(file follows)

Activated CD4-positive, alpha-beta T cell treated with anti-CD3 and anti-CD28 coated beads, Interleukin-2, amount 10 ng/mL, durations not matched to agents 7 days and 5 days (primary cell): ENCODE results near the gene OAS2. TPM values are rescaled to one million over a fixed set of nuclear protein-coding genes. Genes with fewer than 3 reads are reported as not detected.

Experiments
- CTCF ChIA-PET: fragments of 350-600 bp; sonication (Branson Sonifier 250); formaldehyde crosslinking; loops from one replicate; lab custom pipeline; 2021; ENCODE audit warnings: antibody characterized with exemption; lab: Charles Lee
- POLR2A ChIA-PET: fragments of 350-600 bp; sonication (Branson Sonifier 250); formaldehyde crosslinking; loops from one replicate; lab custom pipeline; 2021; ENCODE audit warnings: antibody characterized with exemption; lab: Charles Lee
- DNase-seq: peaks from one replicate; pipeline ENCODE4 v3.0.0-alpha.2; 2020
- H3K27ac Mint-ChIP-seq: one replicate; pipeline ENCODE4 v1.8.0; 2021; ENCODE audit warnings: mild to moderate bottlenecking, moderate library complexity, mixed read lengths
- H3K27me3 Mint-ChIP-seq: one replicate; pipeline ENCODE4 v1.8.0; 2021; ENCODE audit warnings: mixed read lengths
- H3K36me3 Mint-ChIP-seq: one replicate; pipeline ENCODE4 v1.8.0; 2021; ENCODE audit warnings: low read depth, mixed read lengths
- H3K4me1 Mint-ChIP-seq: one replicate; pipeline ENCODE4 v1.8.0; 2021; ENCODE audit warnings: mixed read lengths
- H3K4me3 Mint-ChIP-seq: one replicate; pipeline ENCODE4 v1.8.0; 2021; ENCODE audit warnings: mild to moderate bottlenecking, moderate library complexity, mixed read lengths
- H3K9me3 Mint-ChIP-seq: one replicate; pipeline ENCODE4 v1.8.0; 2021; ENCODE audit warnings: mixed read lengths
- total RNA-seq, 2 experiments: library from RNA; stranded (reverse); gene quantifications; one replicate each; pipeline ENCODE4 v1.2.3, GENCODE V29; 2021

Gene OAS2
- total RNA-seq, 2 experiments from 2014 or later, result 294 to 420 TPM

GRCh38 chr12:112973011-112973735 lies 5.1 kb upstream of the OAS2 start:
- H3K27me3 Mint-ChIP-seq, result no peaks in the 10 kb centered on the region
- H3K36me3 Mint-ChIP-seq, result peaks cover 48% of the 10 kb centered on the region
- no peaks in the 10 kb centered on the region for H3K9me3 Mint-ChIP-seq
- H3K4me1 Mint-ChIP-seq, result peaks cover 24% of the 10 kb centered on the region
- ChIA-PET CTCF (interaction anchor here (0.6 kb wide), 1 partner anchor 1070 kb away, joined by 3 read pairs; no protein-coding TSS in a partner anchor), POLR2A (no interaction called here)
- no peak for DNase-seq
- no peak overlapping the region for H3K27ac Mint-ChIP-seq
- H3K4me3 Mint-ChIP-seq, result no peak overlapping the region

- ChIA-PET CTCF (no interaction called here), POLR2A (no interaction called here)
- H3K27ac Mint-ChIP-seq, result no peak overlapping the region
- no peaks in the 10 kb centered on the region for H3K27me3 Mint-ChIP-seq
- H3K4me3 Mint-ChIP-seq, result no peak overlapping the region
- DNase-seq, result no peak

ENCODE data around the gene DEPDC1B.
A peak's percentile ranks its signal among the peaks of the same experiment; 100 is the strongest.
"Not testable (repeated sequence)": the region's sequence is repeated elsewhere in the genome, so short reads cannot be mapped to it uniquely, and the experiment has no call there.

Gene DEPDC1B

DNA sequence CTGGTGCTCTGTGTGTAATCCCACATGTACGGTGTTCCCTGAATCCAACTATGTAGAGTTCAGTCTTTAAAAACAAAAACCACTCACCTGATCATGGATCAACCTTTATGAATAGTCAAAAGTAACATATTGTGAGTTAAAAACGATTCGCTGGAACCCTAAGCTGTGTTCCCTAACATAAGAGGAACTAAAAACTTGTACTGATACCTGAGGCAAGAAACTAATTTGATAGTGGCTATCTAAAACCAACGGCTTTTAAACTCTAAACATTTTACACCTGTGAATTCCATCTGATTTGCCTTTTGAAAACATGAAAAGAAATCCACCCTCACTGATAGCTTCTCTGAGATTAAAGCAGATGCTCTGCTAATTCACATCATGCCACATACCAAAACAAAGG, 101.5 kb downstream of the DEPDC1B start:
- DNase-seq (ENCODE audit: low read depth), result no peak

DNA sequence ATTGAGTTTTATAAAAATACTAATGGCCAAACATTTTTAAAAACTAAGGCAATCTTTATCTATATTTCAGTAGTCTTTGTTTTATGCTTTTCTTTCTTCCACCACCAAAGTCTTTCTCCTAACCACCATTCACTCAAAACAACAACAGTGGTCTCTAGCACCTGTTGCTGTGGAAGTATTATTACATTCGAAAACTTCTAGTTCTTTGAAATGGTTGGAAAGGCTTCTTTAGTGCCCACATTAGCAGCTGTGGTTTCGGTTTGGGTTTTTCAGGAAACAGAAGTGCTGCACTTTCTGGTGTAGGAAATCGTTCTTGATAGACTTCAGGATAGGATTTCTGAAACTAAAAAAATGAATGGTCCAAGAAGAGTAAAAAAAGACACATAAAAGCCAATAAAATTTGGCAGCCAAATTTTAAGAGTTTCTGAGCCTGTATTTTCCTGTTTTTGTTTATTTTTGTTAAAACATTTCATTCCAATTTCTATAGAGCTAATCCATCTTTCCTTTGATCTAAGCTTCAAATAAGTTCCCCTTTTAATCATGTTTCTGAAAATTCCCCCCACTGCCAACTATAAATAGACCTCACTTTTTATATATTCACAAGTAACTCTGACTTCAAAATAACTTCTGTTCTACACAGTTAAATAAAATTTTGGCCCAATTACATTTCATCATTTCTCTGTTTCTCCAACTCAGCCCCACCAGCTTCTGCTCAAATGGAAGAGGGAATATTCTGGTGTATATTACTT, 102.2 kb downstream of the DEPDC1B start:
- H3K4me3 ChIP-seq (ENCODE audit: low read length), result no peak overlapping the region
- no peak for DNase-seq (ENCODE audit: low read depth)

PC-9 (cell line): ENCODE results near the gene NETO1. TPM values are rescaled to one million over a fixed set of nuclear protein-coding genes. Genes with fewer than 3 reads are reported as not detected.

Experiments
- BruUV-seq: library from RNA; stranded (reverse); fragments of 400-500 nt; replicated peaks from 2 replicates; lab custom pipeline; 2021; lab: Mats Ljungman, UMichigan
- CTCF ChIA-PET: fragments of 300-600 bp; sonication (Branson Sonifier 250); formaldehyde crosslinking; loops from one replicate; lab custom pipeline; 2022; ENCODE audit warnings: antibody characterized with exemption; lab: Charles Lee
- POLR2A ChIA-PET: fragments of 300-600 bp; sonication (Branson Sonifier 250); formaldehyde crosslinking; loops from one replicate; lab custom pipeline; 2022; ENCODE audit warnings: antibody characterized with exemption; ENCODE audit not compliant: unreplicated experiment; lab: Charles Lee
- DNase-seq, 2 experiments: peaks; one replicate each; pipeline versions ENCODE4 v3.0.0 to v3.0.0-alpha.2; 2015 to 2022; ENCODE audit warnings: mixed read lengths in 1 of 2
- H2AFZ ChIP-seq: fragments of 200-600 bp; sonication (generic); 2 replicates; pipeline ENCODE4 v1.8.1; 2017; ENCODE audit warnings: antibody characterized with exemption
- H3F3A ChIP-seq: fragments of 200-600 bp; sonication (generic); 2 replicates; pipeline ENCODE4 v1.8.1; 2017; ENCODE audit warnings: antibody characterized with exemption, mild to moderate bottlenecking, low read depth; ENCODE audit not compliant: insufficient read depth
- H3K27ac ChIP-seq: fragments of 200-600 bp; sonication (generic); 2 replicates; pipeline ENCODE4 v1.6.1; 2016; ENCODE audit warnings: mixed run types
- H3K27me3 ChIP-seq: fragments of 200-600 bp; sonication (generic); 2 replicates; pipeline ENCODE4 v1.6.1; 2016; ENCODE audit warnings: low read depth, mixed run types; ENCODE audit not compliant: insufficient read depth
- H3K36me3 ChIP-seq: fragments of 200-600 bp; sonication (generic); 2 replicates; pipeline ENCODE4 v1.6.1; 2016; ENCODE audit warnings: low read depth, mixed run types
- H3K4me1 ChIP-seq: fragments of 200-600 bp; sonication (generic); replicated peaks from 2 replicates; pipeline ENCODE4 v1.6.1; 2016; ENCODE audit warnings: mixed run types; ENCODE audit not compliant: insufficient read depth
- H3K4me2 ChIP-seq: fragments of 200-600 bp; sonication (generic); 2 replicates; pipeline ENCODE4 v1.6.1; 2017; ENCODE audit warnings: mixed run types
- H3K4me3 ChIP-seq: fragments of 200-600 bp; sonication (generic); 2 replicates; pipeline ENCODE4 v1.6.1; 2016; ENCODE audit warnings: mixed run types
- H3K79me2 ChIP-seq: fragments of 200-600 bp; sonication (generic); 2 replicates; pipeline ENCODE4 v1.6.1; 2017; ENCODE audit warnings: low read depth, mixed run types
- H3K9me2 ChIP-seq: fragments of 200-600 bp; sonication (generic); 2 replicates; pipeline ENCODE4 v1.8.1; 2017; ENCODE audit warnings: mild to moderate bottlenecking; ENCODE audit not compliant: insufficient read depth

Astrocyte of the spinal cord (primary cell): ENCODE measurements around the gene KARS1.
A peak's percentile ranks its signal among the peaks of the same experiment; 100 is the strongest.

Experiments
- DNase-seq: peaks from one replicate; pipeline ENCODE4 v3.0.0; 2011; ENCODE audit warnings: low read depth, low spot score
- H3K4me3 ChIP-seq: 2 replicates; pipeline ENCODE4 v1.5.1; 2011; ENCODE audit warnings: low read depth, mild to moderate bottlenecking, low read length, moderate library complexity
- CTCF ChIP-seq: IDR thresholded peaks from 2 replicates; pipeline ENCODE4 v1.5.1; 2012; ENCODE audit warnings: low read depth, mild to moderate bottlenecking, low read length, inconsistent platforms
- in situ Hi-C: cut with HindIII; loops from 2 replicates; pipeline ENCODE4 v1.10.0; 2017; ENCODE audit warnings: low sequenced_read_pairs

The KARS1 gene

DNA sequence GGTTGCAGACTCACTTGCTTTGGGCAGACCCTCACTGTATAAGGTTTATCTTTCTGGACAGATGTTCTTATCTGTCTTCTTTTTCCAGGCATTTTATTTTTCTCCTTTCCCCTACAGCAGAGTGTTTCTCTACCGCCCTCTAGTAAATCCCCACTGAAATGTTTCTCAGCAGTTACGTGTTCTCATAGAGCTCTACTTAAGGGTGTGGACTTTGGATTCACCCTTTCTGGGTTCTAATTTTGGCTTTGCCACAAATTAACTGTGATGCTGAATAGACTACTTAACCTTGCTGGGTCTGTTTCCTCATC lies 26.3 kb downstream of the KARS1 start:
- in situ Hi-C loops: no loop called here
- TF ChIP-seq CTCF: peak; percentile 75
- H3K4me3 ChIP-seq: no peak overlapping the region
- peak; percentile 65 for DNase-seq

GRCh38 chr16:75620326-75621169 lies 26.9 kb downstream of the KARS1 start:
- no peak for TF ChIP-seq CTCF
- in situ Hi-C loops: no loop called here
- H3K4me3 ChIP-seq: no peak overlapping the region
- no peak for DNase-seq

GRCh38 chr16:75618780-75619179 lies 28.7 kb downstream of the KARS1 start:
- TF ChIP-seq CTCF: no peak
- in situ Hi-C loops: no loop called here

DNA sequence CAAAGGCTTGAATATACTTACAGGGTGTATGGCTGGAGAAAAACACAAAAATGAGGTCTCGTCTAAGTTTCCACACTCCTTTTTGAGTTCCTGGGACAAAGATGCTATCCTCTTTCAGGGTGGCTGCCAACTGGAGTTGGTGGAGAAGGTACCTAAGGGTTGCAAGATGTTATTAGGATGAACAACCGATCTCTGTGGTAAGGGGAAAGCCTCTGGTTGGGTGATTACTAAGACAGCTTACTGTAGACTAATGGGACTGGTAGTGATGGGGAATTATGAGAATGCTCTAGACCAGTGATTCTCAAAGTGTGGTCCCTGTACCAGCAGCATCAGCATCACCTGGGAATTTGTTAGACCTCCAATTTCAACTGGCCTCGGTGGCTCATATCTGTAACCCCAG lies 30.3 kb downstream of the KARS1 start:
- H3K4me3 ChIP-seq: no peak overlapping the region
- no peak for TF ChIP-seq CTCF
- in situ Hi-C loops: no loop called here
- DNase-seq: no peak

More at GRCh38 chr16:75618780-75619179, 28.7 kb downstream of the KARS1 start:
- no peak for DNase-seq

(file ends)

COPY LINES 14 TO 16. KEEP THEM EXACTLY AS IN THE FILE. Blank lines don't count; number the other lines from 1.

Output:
- total RNA-seq, 2 experiments from 2014 or later, result 294 to 420 TPM

GRCh38 chr12:112973011-112973735 lies 5.1 kb upstream of the OAS2 start:
- H3K27me3 Mint-ChIP-seq, result no peaks in the 10 kb centered on the region